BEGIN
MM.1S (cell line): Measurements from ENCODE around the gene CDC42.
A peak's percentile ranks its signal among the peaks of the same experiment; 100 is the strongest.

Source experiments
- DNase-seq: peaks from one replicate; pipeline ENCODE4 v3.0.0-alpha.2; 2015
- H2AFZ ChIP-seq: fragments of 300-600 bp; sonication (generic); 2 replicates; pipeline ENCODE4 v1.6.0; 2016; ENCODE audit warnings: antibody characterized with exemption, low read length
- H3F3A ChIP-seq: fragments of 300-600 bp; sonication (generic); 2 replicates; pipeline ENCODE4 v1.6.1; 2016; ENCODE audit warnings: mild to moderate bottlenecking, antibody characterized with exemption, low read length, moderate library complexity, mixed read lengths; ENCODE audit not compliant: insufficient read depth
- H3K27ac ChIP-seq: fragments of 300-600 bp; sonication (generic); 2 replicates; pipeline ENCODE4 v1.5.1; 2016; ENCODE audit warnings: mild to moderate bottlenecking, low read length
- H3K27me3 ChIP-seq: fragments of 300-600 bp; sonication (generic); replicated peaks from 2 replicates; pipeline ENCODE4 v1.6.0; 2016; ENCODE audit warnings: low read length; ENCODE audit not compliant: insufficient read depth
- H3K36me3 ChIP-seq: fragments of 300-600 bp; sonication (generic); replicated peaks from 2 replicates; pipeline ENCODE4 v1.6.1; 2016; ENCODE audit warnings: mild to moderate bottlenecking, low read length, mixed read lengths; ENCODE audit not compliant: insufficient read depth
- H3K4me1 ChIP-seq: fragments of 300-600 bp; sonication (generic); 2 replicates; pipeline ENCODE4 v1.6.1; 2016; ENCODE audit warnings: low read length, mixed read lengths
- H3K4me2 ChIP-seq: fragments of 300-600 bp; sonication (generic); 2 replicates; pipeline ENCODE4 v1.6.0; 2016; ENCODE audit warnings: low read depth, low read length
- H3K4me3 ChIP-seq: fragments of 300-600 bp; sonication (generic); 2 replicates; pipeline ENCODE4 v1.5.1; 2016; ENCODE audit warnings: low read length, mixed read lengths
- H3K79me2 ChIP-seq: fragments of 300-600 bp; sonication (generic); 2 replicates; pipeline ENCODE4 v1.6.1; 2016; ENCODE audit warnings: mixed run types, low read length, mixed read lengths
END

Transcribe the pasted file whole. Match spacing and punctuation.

MM.1S (cell line): Measurements from ENCODE around the gene CDC42.
A peak's percentile ranks its signal among the peaks of the same experiment; 100 is the strongest.

Source experiments
- DNase-seq: peaks from one replicate; pipeline ENCODE4 v3.0.0-alpha.2; 2015
- H2AFZ ChIP-seq: fragments of 300-600 bp; sonication (generic); 2 replicates; pipeline ENCODE4 v1.6.0; 2016; ENCODE audit warnings: antibody characterized with exemption, low read length
- H3F3A ChIP-seq: fragments of 300-600 bp; sonication (generic); 2 replicates; pipeline ENCODE4 v1.6.1; 2016; ENCODE audit warnings: mild to moderate bottlenecking, antibody characterized with exemption, low read length, moderate library complexity, mixed read lengths; ENCODE audit not compliant: insufficient read depth
- H3K27ac ChIP-seq: fragments of 300-600 bp; sonication (generic); 2 replicates; pipeline ENCODE4 v1.5.1; 2016; ENCODE audit warnings: mild to moderate bottlenecking, low read length
- H3K27me3 ChIP-seq: fragments of 300-600 bp; sonication (generic); replicated peaks from 2 replicates; pipeline ENCODE4 v1.6.0; 2016; ENCODE audit warnings: low read length; ENCODE audit not compliant: insufficient read depth
- H3K36me3 ChIP-seq: fragments of 300-600 bp; sonication (generic); replicated peaks from 2 replicates; pipeline ENCODE4 v1.6.1; 2016; ENCODE audit warnings: mild to moderate bottlenecking, low read length, mixed read lengths; ENCODE audit not compliant: insufficient read depth
- H3K4me1 ChIP-seq: fragments of 300-600 bp; sonication (generic); 2 replicates; pipeline ENCODE4 v1.6.1; 2016; ENCODE audit warnings: low read length, mixed read lengths
- H3K4me2 ChIP-seq: fragments of 300-600 bp; sonication (generic); 2 replicates; pipeline ENCODE4 v1.6.0; 2016; ENCODE audit warnings: low read depth, low read length
- H3K4me3 ChIP-seq: fragments of 300-600 bp; sonication (generic); 2 replicates; pipeline ENCODE4 v1.5.1; 2016; ENCODE audit warnings: low read length, mixed read lengths
- H3K79me2 ChIP-seq: fragments of 300-600 bp; sonication (generic); 2 replicates; pipeline ENCODE4 v1.6.1; 2016; ENCODE audit warnings: mixed run types, low read length, mixed read lengths